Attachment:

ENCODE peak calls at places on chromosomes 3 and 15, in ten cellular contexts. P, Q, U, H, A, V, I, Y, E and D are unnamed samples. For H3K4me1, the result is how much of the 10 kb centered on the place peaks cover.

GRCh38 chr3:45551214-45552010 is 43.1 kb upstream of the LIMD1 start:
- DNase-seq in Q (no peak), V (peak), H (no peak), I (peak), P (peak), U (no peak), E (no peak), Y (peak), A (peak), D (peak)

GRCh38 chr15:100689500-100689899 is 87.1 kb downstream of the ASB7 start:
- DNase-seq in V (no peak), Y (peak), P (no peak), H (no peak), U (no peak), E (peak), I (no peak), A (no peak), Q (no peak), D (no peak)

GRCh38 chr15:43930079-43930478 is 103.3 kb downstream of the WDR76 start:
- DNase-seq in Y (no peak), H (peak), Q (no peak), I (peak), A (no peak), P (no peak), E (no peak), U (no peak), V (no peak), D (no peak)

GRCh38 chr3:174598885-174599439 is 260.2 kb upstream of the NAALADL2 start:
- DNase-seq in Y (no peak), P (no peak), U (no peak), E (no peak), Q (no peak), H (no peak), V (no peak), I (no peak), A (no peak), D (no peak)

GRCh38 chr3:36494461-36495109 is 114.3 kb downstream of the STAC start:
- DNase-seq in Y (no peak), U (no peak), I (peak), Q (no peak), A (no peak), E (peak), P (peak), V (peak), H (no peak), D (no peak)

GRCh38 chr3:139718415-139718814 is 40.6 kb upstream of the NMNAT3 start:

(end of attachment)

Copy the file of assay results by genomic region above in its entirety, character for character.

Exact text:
ENCODE peak calls at places on chromosomes 3 and 15, in ten cellular contexts. P, Q, U, H, A, V, I, Y, E and D are unnamed samples. For H3K4me1, the result is how much of the 10 kb centered on the place peaks cover.

GRCh38 chr3:45551214-45552010 is 43.1 kb upstream of the LIMD1 start:
- DNase-seq in Q (no peak), V (peak), H (no peak), I (peak), P (peak), U (no peak), E (no peak), Y (peak), A (peak), D (peak)

GRCh38 chr15:100689500-100689899 is 87.1 kb downstream of the ASB7 start:
- DNase-seq in V (no peak), Y (peak), P (no peak), H (no peak), U (no peak), E (peak), I (no peak), A (no peak), Q (no peak), D (no peak)

GRCh38 chr15:43930079-43930478 is 103.3 kb downstream of the WDR76 start:
- DNase-seq in Y (no peak), H (peak), Q (no peak), I (peak), A (no peak), P (no peak), E (no peak), U (no peak), V (no peak), D (no peak)

GRCh38 chr3:174598885-174599439 is 260.2 kb upstream of the NAALADL2 start:
- DNase-seq in Y (no peak), P (no peak), U (no peak), E (no peak), Q (no peak), H (no peak), V (no peak), I (no peak), A (no peak), D (no peak)

GRCh38 chr3:36494461-36495109 is 114.3 kb downstream of the STAC start:
- DNase-seq in Y (no peak), U (no peak), I (peak), Q (no peak), A (no peak), E (peak), P (peak), V (peak), H (no peak), D (no peak)

GRCh38 chr3:139718415-139718814 is 40.6 kb upstream of the NMNAT3 start: